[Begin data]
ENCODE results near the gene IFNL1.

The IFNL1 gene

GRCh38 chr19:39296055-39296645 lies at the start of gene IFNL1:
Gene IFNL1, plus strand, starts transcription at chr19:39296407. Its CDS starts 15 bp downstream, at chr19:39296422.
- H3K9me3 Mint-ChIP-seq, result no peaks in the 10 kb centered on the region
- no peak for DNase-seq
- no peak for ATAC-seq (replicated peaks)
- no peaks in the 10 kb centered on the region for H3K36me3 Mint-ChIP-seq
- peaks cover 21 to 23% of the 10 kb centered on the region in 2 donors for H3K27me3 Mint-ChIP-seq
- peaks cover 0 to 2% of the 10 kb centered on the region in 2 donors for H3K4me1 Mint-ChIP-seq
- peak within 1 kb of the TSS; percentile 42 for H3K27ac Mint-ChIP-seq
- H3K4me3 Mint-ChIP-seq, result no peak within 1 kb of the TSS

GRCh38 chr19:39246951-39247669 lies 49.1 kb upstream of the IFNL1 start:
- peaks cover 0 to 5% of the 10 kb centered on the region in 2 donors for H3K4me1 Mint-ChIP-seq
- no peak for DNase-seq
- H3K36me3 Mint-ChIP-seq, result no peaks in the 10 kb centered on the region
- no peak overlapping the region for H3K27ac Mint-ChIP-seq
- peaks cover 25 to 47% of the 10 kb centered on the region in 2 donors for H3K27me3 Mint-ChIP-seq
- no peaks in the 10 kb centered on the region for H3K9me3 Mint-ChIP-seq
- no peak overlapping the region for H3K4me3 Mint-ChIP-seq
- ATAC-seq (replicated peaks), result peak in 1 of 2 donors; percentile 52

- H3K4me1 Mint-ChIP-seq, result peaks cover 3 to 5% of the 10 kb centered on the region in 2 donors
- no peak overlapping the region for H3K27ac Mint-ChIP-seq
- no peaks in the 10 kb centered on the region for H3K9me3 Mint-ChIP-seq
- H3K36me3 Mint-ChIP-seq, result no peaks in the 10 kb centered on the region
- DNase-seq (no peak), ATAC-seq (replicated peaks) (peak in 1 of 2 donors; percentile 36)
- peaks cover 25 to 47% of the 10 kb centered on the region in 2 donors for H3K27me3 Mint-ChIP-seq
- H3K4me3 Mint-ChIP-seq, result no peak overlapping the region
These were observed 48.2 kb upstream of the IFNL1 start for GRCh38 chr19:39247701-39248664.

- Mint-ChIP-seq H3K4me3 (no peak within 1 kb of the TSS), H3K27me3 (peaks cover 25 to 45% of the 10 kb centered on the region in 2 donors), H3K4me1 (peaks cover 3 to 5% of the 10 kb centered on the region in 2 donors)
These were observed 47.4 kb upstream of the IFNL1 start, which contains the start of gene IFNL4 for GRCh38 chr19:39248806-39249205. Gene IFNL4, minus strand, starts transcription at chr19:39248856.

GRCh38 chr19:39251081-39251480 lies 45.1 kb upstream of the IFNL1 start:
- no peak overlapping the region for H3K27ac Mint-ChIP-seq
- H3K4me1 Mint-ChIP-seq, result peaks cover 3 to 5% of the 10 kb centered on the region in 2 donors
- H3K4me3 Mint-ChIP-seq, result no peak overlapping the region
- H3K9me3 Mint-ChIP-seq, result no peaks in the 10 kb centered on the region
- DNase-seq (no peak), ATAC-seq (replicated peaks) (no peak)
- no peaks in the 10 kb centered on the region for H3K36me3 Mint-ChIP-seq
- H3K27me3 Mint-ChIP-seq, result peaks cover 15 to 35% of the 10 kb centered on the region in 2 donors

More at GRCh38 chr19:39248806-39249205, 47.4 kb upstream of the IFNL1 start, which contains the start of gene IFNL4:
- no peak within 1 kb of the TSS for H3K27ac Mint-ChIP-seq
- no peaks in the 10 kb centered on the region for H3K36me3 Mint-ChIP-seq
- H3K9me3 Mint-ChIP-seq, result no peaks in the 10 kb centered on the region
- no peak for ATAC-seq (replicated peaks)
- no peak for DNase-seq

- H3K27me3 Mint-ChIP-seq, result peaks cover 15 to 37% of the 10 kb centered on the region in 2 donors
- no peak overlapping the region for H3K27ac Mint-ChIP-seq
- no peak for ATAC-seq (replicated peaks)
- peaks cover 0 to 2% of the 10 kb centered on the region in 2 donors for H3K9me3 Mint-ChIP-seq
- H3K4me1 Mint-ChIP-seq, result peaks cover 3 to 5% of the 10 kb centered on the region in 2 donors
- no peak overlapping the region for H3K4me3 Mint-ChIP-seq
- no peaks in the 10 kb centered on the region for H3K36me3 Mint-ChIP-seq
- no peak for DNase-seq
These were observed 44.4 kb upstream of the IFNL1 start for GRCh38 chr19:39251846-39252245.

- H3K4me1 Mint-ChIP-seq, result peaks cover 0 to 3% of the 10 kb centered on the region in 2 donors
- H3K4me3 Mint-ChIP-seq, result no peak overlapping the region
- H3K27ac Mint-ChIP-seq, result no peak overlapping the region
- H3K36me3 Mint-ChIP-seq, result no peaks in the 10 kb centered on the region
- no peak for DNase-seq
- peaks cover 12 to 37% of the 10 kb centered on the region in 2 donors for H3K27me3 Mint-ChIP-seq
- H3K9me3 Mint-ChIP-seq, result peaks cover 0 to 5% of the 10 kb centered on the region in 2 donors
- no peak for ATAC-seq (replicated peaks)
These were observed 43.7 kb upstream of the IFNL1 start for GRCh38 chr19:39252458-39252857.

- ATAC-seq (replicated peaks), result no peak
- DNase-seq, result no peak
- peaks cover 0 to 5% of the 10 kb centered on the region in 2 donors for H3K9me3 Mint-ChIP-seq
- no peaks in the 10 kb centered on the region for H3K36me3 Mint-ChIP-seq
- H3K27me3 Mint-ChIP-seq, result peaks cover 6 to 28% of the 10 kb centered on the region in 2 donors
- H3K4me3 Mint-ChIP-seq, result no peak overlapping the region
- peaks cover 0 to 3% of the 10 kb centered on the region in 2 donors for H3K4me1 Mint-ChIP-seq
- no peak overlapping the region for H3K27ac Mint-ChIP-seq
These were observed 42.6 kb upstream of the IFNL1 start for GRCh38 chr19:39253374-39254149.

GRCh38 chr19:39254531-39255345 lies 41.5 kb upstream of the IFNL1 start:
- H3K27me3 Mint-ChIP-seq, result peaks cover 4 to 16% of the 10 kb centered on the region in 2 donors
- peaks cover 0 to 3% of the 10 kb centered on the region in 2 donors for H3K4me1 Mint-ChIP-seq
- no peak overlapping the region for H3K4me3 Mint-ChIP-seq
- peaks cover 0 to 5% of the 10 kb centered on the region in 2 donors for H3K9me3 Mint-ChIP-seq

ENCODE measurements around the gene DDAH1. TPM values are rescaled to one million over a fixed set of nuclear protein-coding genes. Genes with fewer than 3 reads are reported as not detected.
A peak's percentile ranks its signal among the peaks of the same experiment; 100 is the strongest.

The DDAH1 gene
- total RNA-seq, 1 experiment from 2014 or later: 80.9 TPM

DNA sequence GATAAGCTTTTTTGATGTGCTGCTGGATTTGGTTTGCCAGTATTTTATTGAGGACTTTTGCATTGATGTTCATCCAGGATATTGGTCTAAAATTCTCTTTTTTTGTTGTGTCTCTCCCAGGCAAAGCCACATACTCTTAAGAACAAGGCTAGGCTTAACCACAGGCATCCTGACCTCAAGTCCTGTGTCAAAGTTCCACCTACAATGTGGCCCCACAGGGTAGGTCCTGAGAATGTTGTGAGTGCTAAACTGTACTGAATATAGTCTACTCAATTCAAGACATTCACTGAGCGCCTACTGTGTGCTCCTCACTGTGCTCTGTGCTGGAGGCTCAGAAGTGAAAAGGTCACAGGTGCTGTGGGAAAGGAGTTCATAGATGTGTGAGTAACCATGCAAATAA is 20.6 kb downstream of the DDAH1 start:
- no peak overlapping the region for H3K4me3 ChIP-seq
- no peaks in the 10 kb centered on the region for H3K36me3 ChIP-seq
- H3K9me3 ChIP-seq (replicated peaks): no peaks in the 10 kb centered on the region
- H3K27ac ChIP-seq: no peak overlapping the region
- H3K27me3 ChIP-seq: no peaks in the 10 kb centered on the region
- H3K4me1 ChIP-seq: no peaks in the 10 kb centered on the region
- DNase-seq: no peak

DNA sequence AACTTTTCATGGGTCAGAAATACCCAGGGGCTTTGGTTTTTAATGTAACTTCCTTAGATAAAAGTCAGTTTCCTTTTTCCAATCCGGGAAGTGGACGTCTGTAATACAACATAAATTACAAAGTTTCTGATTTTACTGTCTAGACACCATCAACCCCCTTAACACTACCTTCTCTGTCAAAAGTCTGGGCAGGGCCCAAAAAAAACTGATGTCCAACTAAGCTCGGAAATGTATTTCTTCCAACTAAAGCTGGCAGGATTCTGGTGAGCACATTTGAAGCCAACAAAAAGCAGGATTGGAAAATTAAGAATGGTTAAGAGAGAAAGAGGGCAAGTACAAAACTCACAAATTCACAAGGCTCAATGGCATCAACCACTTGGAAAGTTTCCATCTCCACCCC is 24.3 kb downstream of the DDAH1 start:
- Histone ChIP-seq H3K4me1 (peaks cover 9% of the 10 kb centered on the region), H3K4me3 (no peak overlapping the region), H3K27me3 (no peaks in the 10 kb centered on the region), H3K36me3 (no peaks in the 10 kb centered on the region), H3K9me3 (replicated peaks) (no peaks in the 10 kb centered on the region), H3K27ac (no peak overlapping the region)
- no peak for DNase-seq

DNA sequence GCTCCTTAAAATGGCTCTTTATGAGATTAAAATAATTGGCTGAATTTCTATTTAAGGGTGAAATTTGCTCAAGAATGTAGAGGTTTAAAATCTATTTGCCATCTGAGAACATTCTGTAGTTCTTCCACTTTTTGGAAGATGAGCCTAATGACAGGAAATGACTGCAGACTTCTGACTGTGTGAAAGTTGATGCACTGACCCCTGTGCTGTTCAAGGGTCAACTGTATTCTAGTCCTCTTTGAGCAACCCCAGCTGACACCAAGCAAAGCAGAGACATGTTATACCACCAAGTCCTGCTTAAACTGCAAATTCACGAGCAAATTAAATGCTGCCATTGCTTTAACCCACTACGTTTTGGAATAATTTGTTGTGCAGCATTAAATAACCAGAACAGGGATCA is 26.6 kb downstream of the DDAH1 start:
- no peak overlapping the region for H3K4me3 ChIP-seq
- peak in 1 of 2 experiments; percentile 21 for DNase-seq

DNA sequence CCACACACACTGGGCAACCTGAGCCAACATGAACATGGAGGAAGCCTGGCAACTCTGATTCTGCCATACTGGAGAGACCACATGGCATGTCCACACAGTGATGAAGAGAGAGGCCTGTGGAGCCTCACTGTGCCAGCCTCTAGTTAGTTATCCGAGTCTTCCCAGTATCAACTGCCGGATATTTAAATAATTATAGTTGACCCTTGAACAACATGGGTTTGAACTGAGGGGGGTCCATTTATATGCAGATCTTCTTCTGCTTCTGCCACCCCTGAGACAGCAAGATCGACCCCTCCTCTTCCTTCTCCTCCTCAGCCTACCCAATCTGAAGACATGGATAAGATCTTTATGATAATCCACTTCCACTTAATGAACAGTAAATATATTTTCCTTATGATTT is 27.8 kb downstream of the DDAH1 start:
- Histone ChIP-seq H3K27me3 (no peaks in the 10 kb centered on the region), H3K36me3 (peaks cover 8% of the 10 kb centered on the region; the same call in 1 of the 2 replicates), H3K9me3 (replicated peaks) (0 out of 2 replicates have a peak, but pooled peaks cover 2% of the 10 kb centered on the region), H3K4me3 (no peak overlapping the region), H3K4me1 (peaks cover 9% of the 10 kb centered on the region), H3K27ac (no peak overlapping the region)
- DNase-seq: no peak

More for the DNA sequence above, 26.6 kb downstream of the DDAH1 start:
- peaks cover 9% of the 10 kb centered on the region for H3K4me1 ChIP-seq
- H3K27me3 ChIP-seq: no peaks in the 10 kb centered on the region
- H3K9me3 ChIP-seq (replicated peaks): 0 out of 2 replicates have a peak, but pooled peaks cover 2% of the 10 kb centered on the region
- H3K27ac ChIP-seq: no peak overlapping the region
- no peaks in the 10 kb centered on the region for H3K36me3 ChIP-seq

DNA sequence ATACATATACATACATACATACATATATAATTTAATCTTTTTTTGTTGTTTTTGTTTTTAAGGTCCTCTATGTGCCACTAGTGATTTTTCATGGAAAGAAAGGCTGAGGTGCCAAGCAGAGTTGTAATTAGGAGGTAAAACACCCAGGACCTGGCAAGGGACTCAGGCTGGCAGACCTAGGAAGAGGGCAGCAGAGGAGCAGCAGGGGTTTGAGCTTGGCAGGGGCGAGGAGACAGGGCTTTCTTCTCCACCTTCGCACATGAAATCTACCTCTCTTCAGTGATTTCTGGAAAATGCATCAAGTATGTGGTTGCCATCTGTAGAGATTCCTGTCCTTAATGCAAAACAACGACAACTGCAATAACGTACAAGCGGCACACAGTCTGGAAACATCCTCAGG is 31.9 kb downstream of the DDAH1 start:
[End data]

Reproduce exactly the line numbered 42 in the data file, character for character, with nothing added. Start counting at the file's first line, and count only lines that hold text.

- no peaks in the 10 kb centered on the region for H3K36me3 Mint-ChIP-seq